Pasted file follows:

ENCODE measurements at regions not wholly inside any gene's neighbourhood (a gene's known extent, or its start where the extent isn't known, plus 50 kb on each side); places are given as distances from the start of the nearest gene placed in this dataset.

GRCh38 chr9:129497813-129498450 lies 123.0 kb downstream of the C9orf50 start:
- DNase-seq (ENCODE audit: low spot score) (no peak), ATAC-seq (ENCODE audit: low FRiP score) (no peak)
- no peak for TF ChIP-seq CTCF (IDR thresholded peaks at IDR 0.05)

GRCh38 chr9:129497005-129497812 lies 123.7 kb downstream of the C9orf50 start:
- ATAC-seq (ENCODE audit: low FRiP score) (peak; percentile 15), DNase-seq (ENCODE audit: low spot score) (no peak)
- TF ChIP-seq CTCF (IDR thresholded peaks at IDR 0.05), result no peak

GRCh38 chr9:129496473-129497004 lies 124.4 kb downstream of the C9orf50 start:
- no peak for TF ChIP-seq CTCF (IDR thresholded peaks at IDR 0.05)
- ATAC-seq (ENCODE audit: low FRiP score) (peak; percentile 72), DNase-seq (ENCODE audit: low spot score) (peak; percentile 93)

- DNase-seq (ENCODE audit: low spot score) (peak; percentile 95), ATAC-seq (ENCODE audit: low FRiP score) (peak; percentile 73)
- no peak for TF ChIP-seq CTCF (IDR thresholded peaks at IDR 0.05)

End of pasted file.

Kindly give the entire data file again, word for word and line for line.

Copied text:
ENCODE measurements at regions not wholly inside any gene's neighbourhood (a gene's known extent, or its start where the extent isn't known, plus 50 kb on each side); places are given as distances from the start of the nearest gene placed in this dataset.

GRCh38 chr9:129497813-129498450 lies 123.0 kb downstream of the C9orf50 start:
- DNase-seq (ENCODE audit: low spot score) (no peak), ATAC-seq (ENCODE audit: low FRiP score) (no peak)
- no peak for TF ChIP-seq CTCF (IDR thresholded peaks at IDR 0.05)

GRCh38 chr9:129497005-129497812 lies 123.7 kb downstream of the C9orf50 start:
- ATAC-seq (ENCODE audit: low FRiP score) (peak; percentile 15), DNase-seq (ENCODE audit: low spot score) (no peak)
- TF ChIP-seq CTCF (IDR thresholded peaks at IDR 0.05), result no peak

GRCh38 chr9:129496473-129497004 lies 124.4 kb downstream of the C9orf50 start:
- no peak for TF ChIP-seq CTCF (IDR thresholded peaks at IDR 0.05)
- ATAC-seq (ENCODE audit: low FRiP score) (peak; percentile 72), DNase-seq (ENCODE audit: low spot score) (peak; percentile 93)

- DNase-seq (ENCODE audit: low spot score) (peak; percentile 95), ATAC-seq (ENCODE audit: low FRiP score) (peak; percentile 73)
- no peak for TF ChIP-seq CTCF (IDR thresholded peaks at IDR 0.05)